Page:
new york 1957.
Crystal of nakedcowgirl vintage
My maternal grandparents certainly were a dashing Prussian couple.
The Mods of London photographed by Carlotta Cardana
The ‘Mod Scene‘ is a subculture that originated in London in the late 1950s and peaked in the early to mid 1960s. The scene is still thriving these days and caught the attention of London-based photographer Carlotta Cardana. Mod Couples started as an exploration of the Mod scene as a whole and as Cardana advanced, she noticed that the pictures that were more powerful and interesting were those of couples, so she decided to focus exclusively on them. She became utterly fascinated at how the construction of identity is not only negotiated with the accepted norms of the subculture and society at large, but with one’s partner as well.
19th Century Queer Couples
1. 1891 – Photo by Alice Austen
2. 1855 – Martha O’Curry
3. 1890 – via www.ChloeAndOlivia.wordpress.com
4. 1890 – via www.Flickr.com/photos/SShreeves
5. 1899 – via FYeahQueerVintage.tumblr.com
6. 1900 – Anna Moor and Elsie Dale
7. 1900 – Young souple seated in garden, from the Powerhouse Museum Collection, via HerSaturnReturns.com
8. Kitty Ely, Class of 1887 (L) and Helen Emory Class of 1889, Mount Holyoke Students, via VintagePhoto.Livejournal.com
10. Lily Elise and Adrienne Augarde, 1907, via FYeahQueerVintage.tumblr.com
Collected by Marie Lyn Bernard, via retronaut
This is an amazing collection. I think what excites me so much about it, apart from the PDAs which indicate these are clearly romantic relationships and not just friendships, is the women of colour who are included. No 2 is even an inter-racial couple!
Queer African American Women and the History of Marriage
This photo and headline accompanied an article from the October 15, 1970 issue of Jet magazine. They reveal that long before the recent struggle for marriage equality began, African American women who love women have engaged with the institution of marriage and have fought to make it their own.
Edna Knowles, on the left, and Peaches Stevens were wed in Liz’s Mark III Lounge, a gay bar on the South Side of Chicago, “before a host of friends and well wishers.” The article ended by noting, “although the duo has a type of ‘marriage license’ in their possession, the state’s official marriage license bureau reported it had no record of their license.” This ending serves to remind Jet readers that Knowles and Stevens’ union was not legitimate in the eyes of the state, as does the use of quotes around the word “married” in the headline.
However, decades prior to this bold public display of queer affection, African American female couples in New York strategized alternative ways to obtain marriage licenses in the 1920s and 30s:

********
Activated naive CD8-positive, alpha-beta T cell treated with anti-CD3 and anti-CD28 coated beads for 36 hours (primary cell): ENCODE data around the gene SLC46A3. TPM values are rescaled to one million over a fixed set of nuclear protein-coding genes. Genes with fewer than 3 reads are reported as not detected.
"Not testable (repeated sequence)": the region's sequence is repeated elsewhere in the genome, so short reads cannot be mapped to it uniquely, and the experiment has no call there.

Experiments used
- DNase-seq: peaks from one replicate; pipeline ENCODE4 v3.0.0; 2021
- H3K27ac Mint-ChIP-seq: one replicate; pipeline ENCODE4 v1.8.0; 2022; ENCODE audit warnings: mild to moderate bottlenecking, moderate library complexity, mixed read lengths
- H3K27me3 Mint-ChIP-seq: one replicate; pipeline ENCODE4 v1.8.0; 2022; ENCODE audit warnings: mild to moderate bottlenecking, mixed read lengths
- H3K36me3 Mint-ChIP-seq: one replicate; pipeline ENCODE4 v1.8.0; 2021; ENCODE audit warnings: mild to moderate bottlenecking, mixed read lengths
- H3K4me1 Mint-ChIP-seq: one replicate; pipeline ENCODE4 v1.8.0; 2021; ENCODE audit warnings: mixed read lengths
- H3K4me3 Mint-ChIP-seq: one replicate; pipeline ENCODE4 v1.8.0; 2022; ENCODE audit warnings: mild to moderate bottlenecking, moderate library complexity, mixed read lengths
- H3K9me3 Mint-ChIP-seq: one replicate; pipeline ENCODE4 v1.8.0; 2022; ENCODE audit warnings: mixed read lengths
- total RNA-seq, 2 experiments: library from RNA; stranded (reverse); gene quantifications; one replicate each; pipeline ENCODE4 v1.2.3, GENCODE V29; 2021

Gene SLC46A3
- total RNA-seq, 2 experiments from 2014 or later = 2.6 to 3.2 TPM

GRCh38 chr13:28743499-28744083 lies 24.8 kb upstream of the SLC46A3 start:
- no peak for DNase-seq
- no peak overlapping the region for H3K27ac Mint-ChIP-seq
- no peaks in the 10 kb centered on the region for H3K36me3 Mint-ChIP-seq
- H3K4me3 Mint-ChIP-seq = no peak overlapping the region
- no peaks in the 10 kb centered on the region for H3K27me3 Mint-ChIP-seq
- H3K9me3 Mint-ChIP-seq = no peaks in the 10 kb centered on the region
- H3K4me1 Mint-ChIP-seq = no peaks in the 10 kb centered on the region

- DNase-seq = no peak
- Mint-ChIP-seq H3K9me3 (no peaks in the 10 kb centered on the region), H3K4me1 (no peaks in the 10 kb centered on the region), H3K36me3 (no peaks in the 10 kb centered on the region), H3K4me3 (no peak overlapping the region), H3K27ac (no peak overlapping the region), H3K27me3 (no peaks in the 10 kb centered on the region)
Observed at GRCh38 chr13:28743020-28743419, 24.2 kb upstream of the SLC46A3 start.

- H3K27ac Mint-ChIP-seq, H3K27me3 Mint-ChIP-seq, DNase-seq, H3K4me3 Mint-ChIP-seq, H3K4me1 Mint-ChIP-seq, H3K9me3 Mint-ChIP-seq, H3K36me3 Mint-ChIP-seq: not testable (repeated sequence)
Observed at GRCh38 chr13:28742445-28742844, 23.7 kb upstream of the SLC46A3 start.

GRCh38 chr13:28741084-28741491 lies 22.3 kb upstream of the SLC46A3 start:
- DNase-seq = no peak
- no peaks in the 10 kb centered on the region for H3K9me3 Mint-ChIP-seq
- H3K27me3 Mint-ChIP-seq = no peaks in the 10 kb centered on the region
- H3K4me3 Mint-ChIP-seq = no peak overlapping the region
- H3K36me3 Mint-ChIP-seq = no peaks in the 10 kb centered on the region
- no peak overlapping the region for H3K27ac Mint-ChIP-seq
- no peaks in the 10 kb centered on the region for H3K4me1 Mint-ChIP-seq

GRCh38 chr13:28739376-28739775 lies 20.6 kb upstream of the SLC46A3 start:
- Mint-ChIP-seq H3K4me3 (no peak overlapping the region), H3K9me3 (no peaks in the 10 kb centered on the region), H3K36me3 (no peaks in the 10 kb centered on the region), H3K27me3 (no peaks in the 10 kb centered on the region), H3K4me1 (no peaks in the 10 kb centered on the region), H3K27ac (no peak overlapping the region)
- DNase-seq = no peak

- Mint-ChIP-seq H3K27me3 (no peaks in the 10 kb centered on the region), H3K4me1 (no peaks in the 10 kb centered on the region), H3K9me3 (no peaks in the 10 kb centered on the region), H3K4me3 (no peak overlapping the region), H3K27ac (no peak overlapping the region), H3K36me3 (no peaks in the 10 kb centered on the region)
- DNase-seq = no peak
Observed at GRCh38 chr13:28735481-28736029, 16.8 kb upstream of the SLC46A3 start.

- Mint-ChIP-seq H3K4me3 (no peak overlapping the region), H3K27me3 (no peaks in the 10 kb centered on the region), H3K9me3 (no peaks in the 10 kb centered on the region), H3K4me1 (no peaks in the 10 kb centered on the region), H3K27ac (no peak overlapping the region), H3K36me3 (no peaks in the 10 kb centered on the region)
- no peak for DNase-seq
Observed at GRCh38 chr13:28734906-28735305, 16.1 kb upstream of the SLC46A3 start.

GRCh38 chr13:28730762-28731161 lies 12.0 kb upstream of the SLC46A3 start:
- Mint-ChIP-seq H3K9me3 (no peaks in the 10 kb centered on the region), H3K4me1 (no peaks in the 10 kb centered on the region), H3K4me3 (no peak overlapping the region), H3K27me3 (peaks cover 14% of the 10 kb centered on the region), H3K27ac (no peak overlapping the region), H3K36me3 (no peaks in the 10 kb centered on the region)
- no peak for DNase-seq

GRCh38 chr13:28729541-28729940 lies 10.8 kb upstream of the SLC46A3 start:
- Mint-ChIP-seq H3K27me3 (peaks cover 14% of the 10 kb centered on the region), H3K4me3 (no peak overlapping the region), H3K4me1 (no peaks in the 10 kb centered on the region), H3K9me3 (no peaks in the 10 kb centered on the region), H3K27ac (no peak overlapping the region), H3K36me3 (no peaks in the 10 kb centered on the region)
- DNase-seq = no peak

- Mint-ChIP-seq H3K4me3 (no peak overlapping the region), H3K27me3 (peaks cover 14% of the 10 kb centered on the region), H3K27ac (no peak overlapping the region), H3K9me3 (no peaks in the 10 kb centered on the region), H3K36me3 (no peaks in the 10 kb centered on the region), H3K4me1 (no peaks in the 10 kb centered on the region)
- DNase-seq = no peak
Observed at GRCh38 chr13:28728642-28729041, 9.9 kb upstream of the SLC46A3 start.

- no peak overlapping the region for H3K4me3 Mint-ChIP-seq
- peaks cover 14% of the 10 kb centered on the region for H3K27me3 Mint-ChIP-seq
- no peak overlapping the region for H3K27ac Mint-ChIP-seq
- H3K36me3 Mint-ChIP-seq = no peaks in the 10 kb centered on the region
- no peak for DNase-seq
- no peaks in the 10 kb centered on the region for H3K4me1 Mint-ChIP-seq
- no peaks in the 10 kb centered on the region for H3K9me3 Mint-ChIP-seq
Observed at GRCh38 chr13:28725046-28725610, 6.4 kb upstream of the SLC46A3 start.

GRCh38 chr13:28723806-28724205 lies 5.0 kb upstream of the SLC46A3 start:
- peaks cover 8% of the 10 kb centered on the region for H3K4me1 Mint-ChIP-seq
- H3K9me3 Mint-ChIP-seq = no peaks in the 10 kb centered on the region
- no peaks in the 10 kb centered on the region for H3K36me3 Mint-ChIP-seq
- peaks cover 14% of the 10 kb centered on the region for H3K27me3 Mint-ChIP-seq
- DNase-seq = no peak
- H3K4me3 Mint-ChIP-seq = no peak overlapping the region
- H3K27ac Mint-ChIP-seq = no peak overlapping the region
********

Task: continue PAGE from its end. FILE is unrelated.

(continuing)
“Marriage ceremonies were held with large wedding parties which included several bridesmaids, attendants, and other wedding party members. Actual marriage licenses were obtained by either masculinizing the first name, or having a gay male surrogate obtain the license for the marrying couple. These marriage licenses were placed on file with the New York City Marriage Bureau.” - Luvenia Pinson, “The Black Lesbian: Times Past-Time Present,” Womanews, May 1980 p. 8.
Also during the 1930s, popular performer Gladys Bentley was making a living singing bawdy tunes and playing piano late into the night at various clubs all over New York, including one named after her.
Bentley married her white girlfriend in Atlantic City in a ceremony to which she invited friends in the entertainment industry:
“Columnist Louis Sobol remembered Bentley coming over to his table one night and whispering, ‘I’m getting married tomorrow and you’re invited.’ When Sobol asked who the lucky man was to be, she giggled and replied, ‘Man? Why boy you’re crazy. I’m marryin’ ——’ and she named another woman singer.” - Eric Garber, “Gladys Bentley: The Bulldagger Who Sang the Blues,” Out/Look, Vol. 1, No. 1, Spring 1988, pp. 52-61.These examples show some of the various ways queer African American women have created public rituals to express their relationships and have therefore insisted on their rights to full citizenship, many decades prior to the current struggle for marriage equality.- Cookie
unknown photographer - untitled (portraits of man and woman), 1900